As we enter this new moon cycle, (yes that Scorpio season that everyone is talking about) my pace has slowed considerably. From this place of increasing stillness I hope to further open my shamanic eyes and ears to the whispers of the natural world. I particularly love trees at this time of year because rather than flaunting their showy green splendour, they stand magnificently strong, baring their skeletons, their sturdy core to the world against a landscape that is becoming increasingly bare and considerably chillier. In their nakedness we can really differentiate their different forms, size and growing pattern. I find it hard not to reach out and touch a tree as I pass by. They always seem to provide a fascinating texture that tells a story and invites you in.
No matter what the weather is up to, the trees around us just seem to take it (with the exception of those really strong winds). There must be a lesson in there somewhere about resilience and being rooted! Trees sometimes can totally make my day, they provide shelter and companionship and are homes to entire mini eco-systems. So I felt really sad when I read a few stats this week from the Woodland Trust like the UK only having 13% of tree cover and being only 2 % ancient woodland. I don’t even want to imagine how bare and lifeless the landscape might feel without the familiar shapes and colours of trees towering above us and all of the creatures that they shelter.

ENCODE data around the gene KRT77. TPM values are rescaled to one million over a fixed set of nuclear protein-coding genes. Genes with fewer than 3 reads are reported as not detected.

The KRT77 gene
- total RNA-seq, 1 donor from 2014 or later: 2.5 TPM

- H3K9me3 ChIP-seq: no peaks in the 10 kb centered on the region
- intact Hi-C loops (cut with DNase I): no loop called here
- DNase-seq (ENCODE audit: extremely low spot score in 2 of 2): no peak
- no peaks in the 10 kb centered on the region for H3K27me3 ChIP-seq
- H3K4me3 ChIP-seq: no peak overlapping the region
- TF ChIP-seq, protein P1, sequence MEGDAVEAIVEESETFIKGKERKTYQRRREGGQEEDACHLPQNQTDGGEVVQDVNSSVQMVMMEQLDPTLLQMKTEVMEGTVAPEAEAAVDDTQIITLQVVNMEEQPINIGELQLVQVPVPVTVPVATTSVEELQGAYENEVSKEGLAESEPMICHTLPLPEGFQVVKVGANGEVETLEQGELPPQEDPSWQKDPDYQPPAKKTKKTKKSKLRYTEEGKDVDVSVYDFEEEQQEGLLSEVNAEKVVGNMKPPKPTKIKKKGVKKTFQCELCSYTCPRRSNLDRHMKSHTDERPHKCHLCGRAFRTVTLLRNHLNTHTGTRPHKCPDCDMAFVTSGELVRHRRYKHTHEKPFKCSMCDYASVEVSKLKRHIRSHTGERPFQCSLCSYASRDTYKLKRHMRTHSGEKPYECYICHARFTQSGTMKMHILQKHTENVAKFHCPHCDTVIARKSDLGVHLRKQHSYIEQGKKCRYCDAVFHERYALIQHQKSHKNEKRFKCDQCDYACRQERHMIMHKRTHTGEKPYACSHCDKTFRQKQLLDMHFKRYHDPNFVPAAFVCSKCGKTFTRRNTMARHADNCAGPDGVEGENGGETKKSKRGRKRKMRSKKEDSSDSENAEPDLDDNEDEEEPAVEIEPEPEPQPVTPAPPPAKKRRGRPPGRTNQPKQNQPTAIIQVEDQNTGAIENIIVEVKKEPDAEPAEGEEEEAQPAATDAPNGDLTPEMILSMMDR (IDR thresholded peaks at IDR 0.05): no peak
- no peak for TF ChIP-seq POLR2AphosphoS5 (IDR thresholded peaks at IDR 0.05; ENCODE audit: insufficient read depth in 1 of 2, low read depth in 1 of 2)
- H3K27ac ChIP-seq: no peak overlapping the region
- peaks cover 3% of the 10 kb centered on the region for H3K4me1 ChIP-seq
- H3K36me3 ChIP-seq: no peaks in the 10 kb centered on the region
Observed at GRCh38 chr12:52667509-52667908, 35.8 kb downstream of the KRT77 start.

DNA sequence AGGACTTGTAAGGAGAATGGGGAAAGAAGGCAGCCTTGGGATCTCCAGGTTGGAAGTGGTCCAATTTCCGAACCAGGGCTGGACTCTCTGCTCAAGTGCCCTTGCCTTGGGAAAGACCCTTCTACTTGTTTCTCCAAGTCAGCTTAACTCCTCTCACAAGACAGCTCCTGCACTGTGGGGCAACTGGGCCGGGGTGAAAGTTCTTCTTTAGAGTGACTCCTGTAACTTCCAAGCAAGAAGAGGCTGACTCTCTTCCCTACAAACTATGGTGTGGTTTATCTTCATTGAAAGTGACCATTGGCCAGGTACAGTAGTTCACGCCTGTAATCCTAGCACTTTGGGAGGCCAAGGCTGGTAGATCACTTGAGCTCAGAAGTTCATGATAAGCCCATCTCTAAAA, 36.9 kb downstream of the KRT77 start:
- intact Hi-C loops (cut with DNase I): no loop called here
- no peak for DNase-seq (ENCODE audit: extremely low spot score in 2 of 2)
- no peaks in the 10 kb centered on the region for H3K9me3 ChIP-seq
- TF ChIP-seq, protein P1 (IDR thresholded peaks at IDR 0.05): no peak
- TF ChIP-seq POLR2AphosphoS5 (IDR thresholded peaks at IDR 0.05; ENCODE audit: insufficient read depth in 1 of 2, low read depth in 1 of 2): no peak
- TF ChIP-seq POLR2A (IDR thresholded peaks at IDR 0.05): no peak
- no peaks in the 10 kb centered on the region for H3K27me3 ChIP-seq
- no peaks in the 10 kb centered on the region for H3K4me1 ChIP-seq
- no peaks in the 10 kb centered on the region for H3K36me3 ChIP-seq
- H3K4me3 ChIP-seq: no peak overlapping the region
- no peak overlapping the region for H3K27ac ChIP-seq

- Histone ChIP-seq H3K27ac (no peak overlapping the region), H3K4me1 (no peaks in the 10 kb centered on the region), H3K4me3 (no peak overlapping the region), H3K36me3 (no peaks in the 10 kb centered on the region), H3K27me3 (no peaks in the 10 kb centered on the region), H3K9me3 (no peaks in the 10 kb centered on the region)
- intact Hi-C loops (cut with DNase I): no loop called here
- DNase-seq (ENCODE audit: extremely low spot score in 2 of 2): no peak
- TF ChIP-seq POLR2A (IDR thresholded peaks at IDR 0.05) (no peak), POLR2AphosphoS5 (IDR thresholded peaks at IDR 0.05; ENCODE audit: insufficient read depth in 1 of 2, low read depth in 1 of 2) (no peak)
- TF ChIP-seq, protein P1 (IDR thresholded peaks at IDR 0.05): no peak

I fondly remember trees that shaped my childhood. The cherry tree blossom that signified the month of May, that I stood under as May Queen. The Horse Chestnut that my neighbour and I made a tree house in and used to play in together. The apple trees at the bottom of the garden where we had a precarious rope ladder attached. When I bought my first ever home I planted a Rowan Tree (for protection of course) which now stands metres above me and will far exceed my lifetime. I also fondly remember 2 sugar maple trees that grew outside our farmhouse in Canada, like a pair of constant companions, always watching, always standing by, always holding the space for us.
If you have a moment today pause and consider your relationship to trees?
What are your memories from childhood of trees?
Do you still have a specific tree that you look for, that you head to or certain days?
Are you fearful of taking a walk in the woods, excited or disinterested?
Do you long for a landscape of wild and ancient woodland or do you prefer a more manicured managed landscape outside of the city?
If you have a few more moments then take a walk and find a tree, notice how it is coping with the changing seasons, notice its strength.
Reach out and touch the tree, make a connection.
Allow yourself to get lost for a moment in the company of trees and listen for its stories.
Post your comments below, don’t be shy!
And finally, enjoy this meditation recorded last year on the Radiance of Trees.
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